Bittersweet-bacon is curing as we type

We took the biggest hog first.  The others need to gain more weight before going.

We took the biggest hog first. The others need to gain more weight before going.

It is bittersweet.  It is sad to remove an animal from our farm.  It is sad to know his fate.  But let’s get to the nitty gritty.  We eat meat.  We’d rather eat meat that we know than meat from the store.  This pork is hormone free, antibiotic free, and steroid free.  The hog got to wallow in the mud, dig in the dirt, and enjoy sunshine.  He got to frolic in the snow.  He had some variety in his diet. He didn’t live in a concrete jungle with a million other pigs.  He didn’t get pumped full of unnecessary medications or hormones.

Half of the pig wrangling team:  Great Uncle Lewis and Grandmama

Half of the pig wrangling team: Great Uncle Lewis and Grandmama

We lured our pig onto my Uncle’s trailer with his last meal.  Mostly grapes, strawberries, and milk.  My original plan was to route the pig around the back of the hut, down a fabricated chute, into the trailer.

See the perfect walkway we created?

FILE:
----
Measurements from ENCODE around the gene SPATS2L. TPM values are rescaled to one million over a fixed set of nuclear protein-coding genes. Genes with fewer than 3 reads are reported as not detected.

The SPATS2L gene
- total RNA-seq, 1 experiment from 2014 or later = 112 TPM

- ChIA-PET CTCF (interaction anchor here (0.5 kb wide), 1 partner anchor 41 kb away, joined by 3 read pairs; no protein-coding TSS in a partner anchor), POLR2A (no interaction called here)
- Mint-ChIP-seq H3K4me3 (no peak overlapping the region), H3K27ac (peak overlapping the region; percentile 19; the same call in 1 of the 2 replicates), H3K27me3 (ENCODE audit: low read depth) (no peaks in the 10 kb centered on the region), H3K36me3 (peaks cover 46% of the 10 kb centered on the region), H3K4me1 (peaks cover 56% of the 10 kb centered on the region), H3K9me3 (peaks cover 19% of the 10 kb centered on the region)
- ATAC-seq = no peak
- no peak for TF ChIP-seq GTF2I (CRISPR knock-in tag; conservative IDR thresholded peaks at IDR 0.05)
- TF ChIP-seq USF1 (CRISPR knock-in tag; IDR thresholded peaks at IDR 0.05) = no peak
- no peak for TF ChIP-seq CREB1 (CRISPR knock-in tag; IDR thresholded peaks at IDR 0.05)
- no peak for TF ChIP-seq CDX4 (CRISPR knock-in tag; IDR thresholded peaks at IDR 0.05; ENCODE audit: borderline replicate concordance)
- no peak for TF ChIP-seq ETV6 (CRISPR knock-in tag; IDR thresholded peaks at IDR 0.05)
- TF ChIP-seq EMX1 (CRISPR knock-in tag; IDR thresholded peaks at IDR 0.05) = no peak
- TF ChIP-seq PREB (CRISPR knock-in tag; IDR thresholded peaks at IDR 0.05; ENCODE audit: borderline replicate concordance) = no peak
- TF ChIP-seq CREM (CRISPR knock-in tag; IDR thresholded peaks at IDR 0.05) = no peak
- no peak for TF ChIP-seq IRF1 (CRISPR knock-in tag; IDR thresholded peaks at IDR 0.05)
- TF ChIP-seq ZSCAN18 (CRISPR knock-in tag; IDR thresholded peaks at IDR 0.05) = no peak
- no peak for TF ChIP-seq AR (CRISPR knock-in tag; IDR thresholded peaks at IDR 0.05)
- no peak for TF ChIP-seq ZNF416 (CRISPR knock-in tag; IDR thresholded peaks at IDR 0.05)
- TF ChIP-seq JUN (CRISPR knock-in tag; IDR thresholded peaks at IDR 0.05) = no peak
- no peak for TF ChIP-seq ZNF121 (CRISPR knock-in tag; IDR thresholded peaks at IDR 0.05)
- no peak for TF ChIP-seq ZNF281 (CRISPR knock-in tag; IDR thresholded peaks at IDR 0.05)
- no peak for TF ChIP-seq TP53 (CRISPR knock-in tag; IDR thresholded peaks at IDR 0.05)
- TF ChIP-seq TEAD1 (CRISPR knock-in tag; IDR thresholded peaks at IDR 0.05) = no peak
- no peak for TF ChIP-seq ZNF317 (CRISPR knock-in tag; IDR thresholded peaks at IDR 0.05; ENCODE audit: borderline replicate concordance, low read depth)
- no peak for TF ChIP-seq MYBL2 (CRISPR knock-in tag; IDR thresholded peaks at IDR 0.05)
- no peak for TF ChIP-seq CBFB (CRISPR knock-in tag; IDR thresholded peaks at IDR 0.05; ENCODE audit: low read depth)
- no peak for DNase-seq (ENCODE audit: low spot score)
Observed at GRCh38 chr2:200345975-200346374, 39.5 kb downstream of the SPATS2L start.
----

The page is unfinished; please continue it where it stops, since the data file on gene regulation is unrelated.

See the perfect walkway we created?

 

Every time he got to a certain point he would turn around, knocking into poor hubby, to get back to where he felt safe.  See the board we are holding?  That board did not hold him back.  Hubby has bruises to prove it.  🙂

This is the corner at which he did not want to round.

This is the corner at which he did not want to round.

I finally realized the hot wire (even though off) made that corner area off limits to the hog.  He was not going down that way no matter what goodies I had in the bucket.  Once we figured that out we removed a panel in a different spot and the hog followed me into the loading area.

I put a few grapes on the ramp and put the bucket of food in the trailer and the hog just walked himself inside.  It was that easy.

Goodbye, pig.

Goodbye, pig.

Once loaded, we drove to a local processor and put our hog into a pen.  We labeled the pen with our name so the butcher knows which hog is ours.  Then we walked away.  It was exciting.  This means we are really farmers, right?  But I’m not going to lie.  It was also a little sad.  I have an emotional and financial attachment with these animals.  We’ve fed this guy two or three times a day for five months.  He enjoyed nibbling at my pants and even put a hole in my muck boots so I could fully enjoy the mud just as much as he did.  Wasn’t that sweet of him?

We pick up our meat in 10 days.  They cure and smoke the hams and bacon.  We will have roasts, pork steaks, pork chops, and sausage.  The meat will be wrapped into individual packets to be sold at the farmer’s market.  I don’t have final pricing yet but will once I have the final cost of the processing.  We aim to price it fair, based on the amount invested in the purchase of the hog, feed, and time.  Remember those frigid mornings where we had to break ice?  All those trips to get veggies/fruits from the grocery store? I think we should get paid a few cents for that work!  🙂